In January, the refugee support group Pro Asyl presented a detailed, critical statement concerning the Red-Green government’s draft law on immigration. Among other things, it pointed out to the government that the subordination of support for refugees as a consequence of the general conditions of an immigration law would be unacceptable. This would contradict the principles of the Geneva Convention on Refugees and its established legal guarantee of protection from persecution.

In a statement to the press in September, the Association for the Turkish Community in Germany had protested against the tightening of laws on foreigners: “Schily’s draft law doesn’t only cement the issue, it sharpens existing legislation concerning foreigners into a law for national defence; it operates according to the sole maxim of promoting the economic interests of the business world; according to this draft, the ‘economically and socially less useful foreigners’ will only be allowed to apply for a secure residency status under conditions that could rarely be fulfilled, and thus they will be made subject to the permanent discretionary powers of public officials.”

After this, some of the most serious erosions of rights are listed: “Paragraph 32 reduces the age for reuniting children with their parents from 16 to 12, although the European Commission recommends raising this age to 18. Paragraph 69 provides for an enormous increase in fees for the issuing of a residency permit. According to Paragraph 45, foreigners are even threatened with extradition if they refuse to take part in an ‘integration course’.”

The press statement points out that the government even turns a deaf ear to the very moderate recommendations of its own commission of experts, headed by Rita Süssmuth (CDU). Thus, both a proposal for the easing of the naturalisation process for elderly migrants and a safeguard against extradition for people born and brought up in Germany are rejected.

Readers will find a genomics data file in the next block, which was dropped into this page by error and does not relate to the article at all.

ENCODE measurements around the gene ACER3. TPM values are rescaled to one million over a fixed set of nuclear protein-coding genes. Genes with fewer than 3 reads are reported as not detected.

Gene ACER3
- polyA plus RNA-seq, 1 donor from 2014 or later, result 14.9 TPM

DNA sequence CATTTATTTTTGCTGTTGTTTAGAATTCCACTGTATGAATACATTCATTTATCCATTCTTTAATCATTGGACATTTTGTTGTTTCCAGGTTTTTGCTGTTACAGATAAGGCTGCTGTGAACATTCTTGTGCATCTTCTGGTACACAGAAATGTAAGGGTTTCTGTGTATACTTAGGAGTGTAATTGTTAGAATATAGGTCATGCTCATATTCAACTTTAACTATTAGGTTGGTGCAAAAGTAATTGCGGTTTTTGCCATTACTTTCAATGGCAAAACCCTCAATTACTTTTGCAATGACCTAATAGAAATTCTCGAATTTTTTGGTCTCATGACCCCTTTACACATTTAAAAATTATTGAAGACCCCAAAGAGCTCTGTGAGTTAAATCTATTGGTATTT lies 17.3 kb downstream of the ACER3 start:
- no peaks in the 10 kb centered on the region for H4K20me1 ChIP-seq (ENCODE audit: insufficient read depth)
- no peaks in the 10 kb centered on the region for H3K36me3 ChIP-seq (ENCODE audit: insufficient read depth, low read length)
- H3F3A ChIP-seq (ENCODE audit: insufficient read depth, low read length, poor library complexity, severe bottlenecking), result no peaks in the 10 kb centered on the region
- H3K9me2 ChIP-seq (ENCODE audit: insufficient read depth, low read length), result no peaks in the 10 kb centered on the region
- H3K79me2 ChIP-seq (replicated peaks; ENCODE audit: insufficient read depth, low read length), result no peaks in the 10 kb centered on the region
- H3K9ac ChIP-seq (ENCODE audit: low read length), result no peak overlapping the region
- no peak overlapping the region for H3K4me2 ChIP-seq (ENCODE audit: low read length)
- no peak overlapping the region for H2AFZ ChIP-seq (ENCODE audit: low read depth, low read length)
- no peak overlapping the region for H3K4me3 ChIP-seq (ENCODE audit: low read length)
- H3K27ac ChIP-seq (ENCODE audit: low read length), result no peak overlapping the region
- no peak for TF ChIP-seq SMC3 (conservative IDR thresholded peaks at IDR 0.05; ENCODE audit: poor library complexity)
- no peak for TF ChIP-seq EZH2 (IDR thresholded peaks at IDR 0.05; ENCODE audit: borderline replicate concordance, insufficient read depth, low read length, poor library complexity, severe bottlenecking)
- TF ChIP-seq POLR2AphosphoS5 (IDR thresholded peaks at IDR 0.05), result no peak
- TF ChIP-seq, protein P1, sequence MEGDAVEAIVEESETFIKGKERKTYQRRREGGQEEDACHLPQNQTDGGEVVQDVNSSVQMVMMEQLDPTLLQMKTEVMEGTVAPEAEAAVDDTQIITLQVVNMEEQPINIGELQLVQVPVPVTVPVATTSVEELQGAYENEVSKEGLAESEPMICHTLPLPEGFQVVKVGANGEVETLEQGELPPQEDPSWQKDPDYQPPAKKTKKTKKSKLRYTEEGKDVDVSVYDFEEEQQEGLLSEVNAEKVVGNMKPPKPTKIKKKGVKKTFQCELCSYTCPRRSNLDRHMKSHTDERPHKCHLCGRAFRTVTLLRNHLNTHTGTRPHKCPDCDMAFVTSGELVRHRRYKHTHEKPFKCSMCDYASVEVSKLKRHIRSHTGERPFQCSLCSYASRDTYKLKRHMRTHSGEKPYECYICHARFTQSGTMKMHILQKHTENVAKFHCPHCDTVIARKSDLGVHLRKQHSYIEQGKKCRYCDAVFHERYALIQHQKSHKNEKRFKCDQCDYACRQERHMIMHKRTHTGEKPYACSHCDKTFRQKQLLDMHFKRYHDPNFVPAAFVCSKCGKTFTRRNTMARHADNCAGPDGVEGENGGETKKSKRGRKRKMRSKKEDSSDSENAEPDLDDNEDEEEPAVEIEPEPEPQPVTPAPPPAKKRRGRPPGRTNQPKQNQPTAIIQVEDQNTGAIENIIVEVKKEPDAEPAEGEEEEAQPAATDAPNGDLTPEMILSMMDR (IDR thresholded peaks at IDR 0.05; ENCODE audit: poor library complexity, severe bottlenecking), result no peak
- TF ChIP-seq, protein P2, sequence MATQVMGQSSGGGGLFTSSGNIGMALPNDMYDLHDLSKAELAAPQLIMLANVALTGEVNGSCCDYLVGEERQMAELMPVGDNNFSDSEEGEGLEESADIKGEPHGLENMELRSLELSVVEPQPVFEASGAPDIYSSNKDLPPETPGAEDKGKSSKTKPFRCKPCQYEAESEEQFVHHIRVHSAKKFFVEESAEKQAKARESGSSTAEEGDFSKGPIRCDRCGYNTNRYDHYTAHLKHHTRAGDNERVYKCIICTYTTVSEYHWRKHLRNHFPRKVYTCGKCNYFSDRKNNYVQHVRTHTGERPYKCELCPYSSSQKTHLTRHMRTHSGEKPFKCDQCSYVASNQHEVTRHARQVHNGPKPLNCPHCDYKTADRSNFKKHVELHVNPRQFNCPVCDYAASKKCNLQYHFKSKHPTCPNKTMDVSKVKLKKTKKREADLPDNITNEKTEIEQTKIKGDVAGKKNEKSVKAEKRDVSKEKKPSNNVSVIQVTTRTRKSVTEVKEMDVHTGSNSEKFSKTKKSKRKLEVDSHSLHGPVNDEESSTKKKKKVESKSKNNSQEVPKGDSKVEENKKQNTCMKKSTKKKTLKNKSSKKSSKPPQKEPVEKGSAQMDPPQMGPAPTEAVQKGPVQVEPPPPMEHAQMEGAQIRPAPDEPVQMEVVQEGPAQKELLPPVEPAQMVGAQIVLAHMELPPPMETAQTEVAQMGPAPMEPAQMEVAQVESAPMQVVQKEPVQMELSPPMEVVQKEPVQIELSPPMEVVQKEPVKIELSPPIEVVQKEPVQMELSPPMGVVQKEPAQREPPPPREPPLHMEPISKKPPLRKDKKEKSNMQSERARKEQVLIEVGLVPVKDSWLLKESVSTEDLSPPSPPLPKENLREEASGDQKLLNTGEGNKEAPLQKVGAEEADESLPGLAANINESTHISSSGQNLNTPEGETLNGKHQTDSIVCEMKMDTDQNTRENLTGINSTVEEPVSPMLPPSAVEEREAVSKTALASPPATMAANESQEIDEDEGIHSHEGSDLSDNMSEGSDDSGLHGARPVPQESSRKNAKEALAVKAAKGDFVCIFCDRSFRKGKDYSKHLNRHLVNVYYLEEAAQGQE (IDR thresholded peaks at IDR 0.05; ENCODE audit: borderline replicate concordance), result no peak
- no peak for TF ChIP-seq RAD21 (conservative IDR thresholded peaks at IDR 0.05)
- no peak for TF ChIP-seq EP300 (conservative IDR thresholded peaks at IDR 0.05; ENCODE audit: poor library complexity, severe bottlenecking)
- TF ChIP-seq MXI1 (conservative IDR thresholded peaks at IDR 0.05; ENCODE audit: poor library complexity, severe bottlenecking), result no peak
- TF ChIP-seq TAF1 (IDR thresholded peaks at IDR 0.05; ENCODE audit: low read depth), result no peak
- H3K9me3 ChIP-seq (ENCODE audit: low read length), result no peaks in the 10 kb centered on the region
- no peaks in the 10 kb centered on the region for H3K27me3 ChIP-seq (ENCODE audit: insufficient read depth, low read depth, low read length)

“These recommendations from the immigration commission have been among our major demands for years,” writes the Turkish association, almost pleading with the Social Democratic and Green members of government. “We urgently appeal to the governing coalition in no way to tolerate an aggravation of existing legal conditions. For us as the people concerned, retention of the current laws is preferable to a deterioration of the situation, owing to the newly drafted legislation. Consenting to this draft law will do lasting damage to the credibility of the SPD and Green Party.”

This kind of appeal has fallen upon deaf ears in Berlin’s government offices. However, when Bavarian Interior Minister Günther Beckstein (CSU) sounds off about the necessity of making a clear distinction “between foreigners who are useful to us and those who want to exploit us”, then social democratic Federal Interior Minister Schily also talks about the necessity of regulating the foreigners issue so that welfare spending will no longer be placed under burden.